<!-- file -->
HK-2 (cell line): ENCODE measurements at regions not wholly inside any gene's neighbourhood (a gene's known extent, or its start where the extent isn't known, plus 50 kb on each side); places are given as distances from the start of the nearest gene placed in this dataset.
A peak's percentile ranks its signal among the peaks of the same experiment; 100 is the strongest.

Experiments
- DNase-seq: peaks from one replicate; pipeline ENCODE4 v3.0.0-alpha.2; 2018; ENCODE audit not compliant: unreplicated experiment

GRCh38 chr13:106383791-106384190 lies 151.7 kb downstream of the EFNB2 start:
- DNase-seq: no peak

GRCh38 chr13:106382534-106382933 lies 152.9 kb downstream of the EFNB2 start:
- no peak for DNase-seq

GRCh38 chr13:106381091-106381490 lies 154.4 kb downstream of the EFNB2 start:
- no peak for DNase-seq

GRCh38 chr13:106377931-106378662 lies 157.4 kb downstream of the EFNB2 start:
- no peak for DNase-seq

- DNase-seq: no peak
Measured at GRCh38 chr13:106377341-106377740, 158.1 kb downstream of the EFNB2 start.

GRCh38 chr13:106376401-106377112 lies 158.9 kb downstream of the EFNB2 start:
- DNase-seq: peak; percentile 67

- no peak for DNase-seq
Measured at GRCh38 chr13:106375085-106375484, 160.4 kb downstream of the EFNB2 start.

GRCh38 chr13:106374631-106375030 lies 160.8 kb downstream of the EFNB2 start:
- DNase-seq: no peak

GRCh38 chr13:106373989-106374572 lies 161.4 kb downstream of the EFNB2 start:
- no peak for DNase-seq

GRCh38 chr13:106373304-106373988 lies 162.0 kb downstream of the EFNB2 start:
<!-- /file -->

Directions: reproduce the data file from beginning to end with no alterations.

HK-2 (cell line): ENCODE measurements at regions not wholly inside any gene's neighbourhood (a gene's known extent, or its start where the extent isn't known, plus 50 kb on each side); places are given as distances from the start of the nearest gene placed in this dataset.
A peak's percentile ranks its signal among the peaks of the same experiment; 100 is the strongest.

Experiments
- DNase-seq: peaks from one replicate; pipeline ENCODE4 v3.0.0-alpha.2; 2018; ENCODE audit not compliant: unreplicated experiment

GRCh38 chr13:106383791-106384190 lies 151.7 kb downstream of the EFNB2 start:
- DNase-seq: no peak

GRCh38 chr13:106382534-106382933 lies 152.9 kb downstream of the EFNB2 start:
- no peak for DNase-seq

GRCh38 chr13:106381091-106381490 lies 154.4 kb downstream of the EFNB2 start:
- no peak for DNase-seq

GRCh38 chr13:106377931-106378662 lies 157.4 kb downstream of the EFNB2 start:
- no peak for DNase-seq

- DNase-seq: no peak
Measured at GRCh38 chr13:106377341-106377740, 158.1 kb downstream of the EFNB2 start.

GRCh38 chr13:106376401-106377112 lies 158.9 kb downstream of the EFNB2 start:
- DNase-seq: peak; percentile 67

- no peak for DNase-seq
Measured at GRCh38 chr13:106375085-106375484, 160.4 kb downstream of the EFNB2 start.

GRCh38 chr13:106374631-106375030 lies 160.8 kb downstream of the EFNB2 start:
- DNase-seq: no peak

GRCh38 chr13:106373989-106374572 lies 161.4 kb downstream of the EFNB2 start:
- no peak for DNase-seq

GRCh38 chr13:106373304-106373988 lies 162.0 kb downstream of the EFNB2 start: